Catalans brace for independence referendum
Catalans campaign for independence in New York in 2013. Source: Wikimedia
Catalonia seems set on a new collision course with Spain’s government in Madrid after a vow by its leader to hold an independence referendum this year.
Catalan President Carles Puigdemont promised a “legal and binding” vote in his televised new year’s address.
A consultative vote in 2014, which recorded a large majority for independence, was dismissed by Madrid. Catalan civil servants involved in holding the outlawed 2014 referendum have since faced sanctions and legal action.
Nearly two million Catalans voted in favour of seceding from Spain but turnout was low.
Hundreds of protesters rallied in Mallorca’s city of Palma in support of Catalan independence.
The participants carried red and blue versions of the La Estelada Catalan flag and banners reading, “the Catalan countries” and “One village, one fight, one future” as they marched behind musicians in a peaceful protest.
Catalan MPs in Barcelona began a process for pursuing secession in November with the aim of gaining political independence by 2017, while the federal government is hampered by a series of inconclusive elections. Catalans claim to pay a disproportionate amount of tax to Madrid.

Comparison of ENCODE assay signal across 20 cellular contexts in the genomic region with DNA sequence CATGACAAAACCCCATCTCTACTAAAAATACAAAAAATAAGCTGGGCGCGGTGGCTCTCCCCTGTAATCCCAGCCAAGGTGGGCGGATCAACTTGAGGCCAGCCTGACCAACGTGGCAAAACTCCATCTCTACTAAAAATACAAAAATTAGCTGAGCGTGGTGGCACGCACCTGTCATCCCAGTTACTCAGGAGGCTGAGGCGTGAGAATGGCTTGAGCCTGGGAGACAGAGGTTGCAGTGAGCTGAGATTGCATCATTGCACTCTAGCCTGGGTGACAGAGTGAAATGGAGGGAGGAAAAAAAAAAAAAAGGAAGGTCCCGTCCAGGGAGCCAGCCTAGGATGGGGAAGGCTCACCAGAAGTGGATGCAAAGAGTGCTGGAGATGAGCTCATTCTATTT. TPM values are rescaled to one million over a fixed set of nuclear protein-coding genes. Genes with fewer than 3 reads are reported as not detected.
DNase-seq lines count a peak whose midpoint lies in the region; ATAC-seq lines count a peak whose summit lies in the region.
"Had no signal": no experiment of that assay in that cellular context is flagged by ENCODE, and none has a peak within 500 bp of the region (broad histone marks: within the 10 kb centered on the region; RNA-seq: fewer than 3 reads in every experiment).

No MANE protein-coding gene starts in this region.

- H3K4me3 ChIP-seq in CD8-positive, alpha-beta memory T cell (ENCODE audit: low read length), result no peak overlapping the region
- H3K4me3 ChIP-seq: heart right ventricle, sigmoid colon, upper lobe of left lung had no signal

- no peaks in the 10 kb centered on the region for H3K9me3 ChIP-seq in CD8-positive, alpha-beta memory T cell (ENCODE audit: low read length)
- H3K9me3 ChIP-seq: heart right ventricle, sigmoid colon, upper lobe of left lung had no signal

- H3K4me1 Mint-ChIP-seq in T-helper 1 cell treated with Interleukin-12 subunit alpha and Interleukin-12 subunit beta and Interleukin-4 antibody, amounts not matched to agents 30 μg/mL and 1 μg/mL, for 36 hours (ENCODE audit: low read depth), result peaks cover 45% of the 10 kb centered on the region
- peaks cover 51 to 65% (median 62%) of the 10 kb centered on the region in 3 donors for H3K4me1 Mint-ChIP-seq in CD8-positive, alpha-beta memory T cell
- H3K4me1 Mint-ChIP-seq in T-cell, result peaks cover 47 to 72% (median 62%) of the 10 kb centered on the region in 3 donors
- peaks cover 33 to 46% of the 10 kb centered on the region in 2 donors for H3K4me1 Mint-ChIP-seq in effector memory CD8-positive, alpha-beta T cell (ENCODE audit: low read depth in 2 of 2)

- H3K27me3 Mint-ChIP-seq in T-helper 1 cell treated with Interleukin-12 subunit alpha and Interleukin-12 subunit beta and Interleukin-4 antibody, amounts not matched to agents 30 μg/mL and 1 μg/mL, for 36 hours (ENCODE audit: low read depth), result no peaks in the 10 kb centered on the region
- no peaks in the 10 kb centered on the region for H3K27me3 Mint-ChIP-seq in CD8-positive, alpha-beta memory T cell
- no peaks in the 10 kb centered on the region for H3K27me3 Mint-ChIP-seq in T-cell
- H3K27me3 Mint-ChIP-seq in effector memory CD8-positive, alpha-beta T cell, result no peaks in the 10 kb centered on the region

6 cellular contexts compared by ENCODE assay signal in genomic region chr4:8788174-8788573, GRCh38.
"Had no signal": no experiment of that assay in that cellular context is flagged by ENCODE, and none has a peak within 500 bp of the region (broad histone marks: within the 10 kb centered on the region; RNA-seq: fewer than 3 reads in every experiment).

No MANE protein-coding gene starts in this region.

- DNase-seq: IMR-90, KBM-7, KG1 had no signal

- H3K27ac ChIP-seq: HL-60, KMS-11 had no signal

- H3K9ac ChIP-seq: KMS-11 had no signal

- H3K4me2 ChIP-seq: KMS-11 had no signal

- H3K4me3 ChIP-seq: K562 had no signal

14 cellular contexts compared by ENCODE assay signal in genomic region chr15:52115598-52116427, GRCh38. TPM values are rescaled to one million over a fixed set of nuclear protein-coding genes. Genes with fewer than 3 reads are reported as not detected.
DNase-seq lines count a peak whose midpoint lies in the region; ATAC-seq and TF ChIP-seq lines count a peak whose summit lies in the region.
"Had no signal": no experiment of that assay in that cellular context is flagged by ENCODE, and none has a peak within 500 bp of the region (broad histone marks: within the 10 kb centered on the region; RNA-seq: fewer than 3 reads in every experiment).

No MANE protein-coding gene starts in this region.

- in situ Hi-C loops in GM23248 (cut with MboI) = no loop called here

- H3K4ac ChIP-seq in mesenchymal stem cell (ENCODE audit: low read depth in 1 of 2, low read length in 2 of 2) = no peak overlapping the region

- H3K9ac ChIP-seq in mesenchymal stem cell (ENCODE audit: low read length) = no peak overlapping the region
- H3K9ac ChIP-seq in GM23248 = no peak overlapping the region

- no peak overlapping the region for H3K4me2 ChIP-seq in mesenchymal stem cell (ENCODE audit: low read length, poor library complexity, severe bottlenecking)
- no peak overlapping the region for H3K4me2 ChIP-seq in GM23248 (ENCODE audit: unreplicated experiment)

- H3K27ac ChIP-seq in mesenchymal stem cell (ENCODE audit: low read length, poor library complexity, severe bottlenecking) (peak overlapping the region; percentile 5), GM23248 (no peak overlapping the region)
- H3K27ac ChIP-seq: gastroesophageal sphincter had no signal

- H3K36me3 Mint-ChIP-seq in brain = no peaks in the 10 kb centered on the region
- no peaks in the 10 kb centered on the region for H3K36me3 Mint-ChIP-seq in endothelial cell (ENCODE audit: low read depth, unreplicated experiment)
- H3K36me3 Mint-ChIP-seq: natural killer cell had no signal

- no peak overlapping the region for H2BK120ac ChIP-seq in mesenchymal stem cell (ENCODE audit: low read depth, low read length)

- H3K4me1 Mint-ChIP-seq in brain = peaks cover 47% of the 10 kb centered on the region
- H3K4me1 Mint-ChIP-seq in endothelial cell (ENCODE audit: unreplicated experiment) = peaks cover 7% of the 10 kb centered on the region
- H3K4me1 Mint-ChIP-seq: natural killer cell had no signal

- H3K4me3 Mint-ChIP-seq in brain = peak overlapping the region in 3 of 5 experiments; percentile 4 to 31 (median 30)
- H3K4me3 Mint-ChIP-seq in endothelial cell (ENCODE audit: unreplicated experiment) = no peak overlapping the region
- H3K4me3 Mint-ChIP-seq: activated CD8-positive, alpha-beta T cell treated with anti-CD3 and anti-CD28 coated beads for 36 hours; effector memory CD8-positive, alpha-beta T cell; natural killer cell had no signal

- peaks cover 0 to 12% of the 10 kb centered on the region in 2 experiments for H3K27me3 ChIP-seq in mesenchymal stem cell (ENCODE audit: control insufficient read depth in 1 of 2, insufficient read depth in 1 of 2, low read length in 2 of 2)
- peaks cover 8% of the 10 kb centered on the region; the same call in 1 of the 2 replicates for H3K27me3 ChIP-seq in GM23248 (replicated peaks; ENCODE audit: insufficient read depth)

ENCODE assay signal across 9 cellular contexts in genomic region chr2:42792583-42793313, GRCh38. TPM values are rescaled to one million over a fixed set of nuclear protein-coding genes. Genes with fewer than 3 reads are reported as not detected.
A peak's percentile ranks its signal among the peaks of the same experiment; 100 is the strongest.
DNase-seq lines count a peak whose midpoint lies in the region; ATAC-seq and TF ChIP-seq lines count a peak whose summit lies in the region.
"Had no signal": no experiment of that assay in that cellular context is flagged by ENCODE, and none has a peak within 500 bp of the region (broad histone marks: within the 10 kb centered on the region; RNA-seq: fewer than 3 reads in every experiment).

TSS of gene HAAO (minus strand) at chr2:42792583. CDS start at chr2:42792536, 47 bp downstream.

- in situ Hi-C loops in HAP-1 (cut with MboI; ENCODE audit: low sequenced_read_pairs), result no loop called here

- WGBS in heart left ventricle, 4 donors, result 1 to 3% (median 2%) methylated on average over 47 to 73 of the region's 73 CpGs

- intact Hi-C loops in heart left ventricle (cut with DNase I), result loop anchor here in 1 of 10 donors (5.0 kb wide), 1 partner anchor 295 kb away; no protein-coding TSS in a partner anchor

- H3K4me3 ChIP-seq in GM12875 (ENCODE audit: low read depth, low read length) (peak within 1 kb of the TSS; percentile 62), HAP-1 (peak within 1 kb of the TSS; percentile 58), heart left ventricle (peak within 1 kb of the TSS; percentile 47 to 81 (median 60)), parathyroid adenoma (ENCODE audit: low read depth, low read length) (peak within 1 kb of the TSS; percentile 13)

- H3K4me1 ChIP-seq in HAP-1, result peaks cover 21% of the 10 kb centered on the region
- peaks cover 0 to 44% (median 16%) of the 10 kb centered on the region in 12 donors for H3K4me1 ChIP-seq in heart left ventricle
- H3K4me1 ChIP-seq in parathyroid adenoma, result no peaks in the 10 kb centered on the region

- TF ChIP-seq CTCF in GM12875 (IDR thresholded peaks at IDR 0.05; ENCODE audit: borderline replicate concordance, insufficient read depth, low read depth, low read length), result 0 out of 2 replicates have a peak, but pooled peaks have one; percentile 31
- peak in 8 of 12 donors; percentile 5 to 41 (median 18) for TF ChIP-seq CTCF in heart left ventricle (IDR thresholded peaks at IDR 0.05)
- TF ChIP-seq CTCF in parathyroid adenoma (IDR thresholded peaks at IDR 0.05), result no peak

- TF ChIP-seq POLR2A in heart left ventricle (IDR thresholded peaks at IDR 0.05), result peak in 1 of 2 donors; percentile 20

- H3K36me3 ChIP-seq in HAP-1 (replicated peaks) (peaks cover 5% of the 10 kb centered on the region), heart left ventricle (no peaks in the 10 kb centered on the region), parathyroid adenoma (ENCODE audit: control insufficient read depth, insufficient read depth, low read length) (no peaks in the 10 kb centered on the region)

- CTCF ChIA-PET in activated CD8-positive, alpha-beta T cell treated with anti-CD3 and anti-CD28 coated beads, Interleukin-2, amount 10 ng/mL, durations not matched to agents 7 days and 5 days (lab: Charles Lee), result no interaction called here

The vote is expected in September, based on a resolution passed by Catalonia’s parliament, where separatists hold a majority.
During the vote in the Catalan parliament, 72 MPs voted in favour of the resolution for independence with 63 against.
Catalonia is one of the country’s richest regions with a distinct cultural and linguistic tradition.
The number of Catalans who oppose secession stood at 46.8 per cent in December, up from 45.1 per cent in November and 42.4 per cent in June, according to the Catalan authority’s official pollster.
Support for independence, meanwhile, was up from November at 45.3 per cent, but down from 47.7 per cent in June, when more people had declared themselves in favour of a separation than against it.
Puigdemont said: “We Catalans will freely decide our own future through a legal and binding referendum.”
On Friday, Prime Minister Mariano Rajoy said: “It is not possible to hold a referendum that will do away with national sovereignty and the equality of Spaniards.
“This is not going anywhere, I’m offering something which is a lot more reasonable – dialogue. I ask that no more steps are taken in the opposite direction,” Rajoy said.
Rajoy and his right-of-centre Popular Party recently won opposition support to rule as a minority administration following another inconclusive general election in June.